The following article was written by the late Eric M. Noonan, Assistant Executive Deputy Attorney General. Eric joined the office of Attorney General in 1988 and over the next eleven years became a recognized expert in wiretap law. He also gained a reputation for honesty, integrity and diligence throughout the law enforcement community in Pennsylvania. His intelligence and wit made him a beloved and trusted supervisor.
Eric M. Noonan
February 19, 1958 - April 24, 1999
WIRETAPPING & ELECTRONIC SURVEILLANCE IN PENNSYLVANIA
By: Eric M. Noonan
Assistant Executive Deputy Attorney General
Organized Crime & Narcotics
The general rule in Pennsylvania is that electronic surveillance is illegal. For the purposes of this article, "electronic surveillance" shall include the interception (to include recording) of electronic (digital pagers, computers/e-mail, fax machines), oral (face-to-face conversations where there is an expectation of privacy/non-interruption) and wire (telephone conversations) communications. This general rule, and certain limited exceptions thereto, appear in Pennsylvania?s Wiretapping and Electronic Surveillance Control Act, 18 Pa. C.S. § 5701, et seq.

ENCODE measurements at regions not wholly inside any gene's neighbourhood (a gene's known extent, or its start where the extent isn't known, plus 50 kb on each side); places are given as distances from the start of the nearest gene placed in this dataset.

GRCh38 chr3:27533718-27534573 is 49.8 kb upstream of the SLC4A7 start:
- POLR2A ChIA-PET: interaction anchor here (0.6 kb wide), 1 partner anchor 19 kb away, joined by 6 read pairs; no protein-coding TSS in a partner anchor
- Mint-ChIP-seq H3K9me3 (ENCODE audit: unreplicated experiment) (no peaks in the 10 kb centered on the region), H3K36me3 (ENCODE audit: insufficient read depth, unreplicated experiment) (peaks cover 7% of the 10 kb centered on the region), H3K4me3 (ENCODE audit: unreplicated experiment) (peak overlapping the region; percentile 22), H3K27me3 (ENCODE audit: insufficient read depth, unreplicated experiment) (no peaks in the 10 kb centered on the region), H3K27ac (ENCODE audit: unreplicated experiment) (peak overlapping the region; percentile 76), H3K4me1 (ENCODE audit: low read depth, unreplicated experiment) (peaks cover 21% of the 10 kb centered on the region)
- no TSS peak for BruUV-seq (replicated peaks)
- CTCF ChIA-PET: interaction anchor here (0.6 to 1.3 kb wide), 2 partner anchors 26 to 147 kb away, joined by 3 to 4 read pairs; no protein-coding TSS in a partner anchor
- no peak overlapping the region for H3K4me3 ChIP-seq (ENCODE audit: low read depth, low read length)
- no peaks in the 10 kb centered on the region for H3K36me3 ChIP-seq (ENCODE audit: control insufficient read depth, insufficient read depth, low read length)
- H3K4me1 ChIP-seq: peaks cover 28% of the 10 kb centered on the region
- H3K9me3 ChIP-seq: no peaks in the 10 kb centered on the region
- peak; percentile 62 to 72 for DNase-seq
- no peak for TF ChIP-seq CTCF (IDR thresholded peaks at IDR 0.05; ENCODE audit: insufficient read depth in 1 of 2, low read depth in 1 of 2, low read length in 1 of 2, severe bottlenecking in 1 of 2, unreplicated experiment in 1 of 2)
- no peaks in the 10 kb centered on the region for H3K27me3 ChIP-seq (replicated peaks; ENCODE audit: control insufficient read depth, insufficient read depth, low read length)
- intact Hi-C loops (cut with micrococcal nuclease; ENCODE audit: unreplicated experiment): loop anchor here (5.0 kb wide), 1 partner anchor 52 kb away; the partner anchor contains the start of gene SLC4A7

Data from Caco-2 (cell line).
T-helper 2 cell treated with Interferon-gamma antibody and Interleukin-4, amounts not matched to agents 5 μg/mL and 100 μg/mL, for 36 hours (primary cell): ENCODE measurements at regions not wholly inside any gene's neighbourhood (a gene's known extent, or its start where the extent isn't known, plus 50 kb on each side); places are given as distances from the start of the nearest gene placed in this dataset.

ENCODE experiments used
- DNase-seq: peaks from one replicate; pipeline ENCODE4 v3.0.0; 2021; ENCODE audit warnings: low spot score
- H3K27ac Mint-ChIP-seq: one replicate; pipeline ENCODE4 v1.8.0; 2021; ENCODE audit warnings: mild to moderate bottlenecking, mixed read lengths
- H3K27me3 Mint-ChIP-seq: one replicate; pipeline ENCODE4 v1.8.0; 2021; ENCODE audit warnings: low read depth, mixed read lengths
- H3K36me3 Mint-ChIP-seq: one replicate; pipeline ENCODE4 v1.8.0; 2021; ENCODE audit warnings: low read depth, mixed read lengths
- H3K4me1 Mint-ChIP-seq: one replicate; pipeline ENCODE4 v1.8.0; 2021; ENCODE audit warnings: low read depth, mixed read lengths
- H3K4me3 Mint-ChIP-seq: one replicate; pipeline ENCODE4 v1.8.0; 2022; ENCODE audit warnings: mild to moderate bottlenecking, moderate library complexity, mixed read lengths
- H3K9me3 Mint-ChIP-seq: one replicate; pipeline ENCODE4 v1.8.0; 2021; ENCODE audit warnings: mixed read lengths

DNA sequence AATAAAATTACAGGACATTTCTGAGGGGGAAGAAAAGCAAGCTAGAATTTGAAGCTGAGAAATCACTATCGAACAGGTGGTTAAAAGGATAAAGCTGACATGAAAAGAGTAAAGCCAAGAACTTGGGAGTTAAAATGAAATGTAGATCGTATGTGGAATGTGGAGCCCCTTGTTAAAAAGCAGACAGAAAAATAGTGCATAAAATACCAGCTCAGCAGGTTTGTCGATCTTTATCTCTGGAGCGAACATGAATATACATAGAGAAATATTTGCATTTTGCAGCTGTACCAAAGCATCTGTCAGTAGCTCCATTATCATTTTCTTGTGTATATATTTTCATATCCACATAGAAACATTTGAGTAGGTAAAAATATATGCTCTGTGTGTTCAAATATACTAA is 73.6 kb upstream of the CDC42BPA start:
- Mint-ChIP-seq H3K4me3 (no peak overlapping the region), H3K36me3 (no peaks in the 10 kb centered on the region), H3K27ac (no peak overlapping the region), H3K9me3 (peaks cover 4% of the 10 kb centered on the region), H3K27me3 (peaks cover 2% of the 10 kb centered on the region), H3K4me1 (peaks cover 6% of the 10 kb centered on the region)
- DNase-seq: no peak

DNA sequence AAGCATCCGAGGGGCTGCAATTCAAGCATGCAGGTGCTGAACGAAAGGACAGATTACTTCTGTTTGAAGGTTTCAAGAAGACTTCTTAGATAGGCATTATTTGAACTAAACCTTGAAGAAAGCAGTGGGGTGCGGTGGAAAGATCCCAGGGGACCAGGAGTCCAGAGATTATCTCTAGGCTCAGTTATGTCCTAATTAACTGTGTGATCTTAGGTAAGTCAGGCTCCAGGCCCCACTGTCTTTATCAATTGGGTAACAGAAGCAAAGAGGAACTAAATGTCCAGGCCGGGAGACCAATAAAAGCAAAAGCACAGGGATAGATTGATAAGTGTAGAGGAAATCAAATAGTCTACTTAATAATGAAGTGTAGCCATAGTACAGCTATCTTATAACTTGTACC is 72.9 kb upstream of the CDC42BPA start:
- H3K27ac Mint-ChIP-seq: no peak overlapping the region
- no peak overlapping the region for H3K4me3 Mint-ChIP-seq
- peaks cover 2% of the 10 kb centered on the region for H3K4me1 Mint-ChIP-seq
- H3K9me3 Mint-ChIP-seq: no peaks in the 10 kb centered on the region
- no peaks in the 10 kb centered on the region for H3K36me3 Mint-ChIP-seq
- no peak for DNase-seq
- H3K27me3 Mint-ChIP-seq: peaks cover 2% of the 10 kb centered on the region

Some 41 other states nationwide have their own wiretapping/electronic surveillance statutes. These statutes follow either a "one party consent" or "two/all party consent" rule. The former creates an exception to the foregoing general prohibition if one of the parties to the intercepted communication is aware of, and has consented to the interception. The latter reflects a more restrictive rule -- that being that both, or all parties to the intercepted communication must be aware of and have consented to its interception. Pennsylvania falls into the latter, more restrictive category.
In addition to the various state statutes, the federal government has its own wiretapping/electronic surveillance statute at 18 U.S.C. § 2510 et seq. The federal statute is of the less-restrictive "one party consent" variety. This federal law is what authorizes the various states to enact their own statutes. Generally speaking, in order for state statutes to be deemed lawful, they must comport with the constraints of the federal statute. The state statutes can be even more restrictive than the federal statutes, however, they cannot be less restrictive. In addition, there must be compliance with the constraints of the United States Constitution and the respective state constitutions.
There are certain limited exceptions to the general prohibition against electronic surveillance. The exceptions exist for so-called "providers of wire or electronic communication service" (e.g., telephone companies and the like) and law enforcement in the furtherance of criminal investigative activities. With the limited exception of telemarketers, there is no sweeping exception for the private sector absent all parties? awareness and consent to the interception of the communication.